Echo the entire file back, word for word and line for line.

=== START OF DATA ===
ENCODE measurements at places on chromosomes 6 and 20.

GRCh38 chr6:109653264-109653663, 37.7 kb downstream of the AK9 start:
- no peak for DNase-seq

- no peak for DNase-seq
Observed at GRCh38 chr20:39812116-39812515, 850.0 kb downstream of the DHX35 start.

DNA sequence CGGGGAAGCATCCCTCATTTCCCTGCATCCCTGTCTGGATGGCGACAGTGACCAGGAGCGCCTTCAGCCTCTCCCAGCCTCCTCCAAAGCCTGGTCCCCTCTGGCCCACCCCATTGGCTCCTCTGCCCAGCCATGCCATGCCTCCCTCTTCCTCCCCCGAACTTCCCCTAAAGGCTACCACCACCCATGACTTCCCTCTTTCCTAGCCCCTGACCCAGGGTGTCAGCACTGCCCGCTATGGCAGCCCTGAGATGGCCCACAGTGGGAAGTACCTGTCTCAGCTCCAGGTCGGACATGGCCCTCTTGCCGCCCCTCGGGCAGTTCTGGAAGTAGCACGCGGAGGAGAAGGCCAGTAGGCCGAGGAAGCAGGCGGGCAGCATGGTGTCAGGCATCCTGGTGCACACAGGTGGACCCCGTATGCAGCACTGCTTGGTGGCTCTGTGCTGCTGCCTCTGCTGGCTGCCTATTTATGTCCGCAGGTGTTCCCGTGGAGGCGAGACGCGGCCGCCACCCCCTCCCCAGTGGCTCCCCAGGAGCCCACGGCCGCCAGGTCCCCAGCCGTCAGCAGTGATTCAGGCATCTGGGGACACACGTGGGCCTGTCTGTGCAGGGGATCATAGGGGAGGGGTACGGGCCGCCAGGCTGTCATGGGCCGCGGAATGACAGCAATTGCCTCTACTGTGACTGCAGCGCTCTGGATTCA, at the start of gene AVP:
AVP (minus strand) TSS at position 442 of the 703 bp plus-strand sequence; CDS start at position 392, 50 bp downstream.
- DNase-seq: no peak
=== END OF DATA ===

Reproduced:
ENCODE measurements at places on chromosomes 6 and 20.

GRCh38 chr6:109653264-109653663, 37.7 kb downstream of the AK9 start:
- no peak for DNase-seq

- no peak for DNase-seq
Observed at GRCh38 chr20:39812116-39812515, 850.0 kb downstream of the DHX35 start.

DNA sequence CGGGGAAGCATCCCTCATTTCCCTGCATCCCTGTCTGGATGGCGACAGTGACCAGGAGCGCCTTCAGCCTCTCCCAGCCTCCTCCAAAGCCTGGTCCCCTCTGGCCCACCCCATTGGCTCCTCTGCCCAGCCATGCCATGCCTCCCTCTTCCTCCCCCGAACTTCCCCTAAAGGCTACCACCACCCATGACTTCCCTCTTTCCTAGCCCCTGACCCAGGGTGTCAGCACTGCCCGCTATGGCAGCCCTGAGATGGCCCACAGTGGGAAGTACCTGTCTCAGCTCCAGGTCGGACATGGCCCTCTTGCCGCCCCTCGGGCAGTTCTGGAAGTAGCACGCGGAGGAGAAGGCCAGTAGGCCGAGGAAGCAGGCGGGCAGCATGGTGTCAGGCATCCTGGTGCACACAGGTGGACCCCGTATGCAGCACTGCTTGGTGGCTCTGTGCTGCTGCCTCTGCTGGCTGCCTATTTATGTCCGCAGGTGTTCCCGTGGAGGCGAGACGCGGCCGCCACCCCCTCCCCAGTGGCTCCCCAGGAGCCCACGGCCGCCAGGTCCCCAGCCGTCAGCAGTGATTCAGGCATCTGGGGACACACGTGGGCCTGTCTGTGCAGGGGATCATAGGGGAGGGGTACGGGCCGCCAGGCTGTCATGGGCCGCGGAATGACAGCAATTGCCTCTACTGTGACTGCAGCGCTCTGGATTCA, at the start of gene AVP:
AVP (minus strand) TSS at position 442 of the 703 bp plus-strand sequence; CDS start at position 392, 50 bp downstream.
- DNase-seq: no peak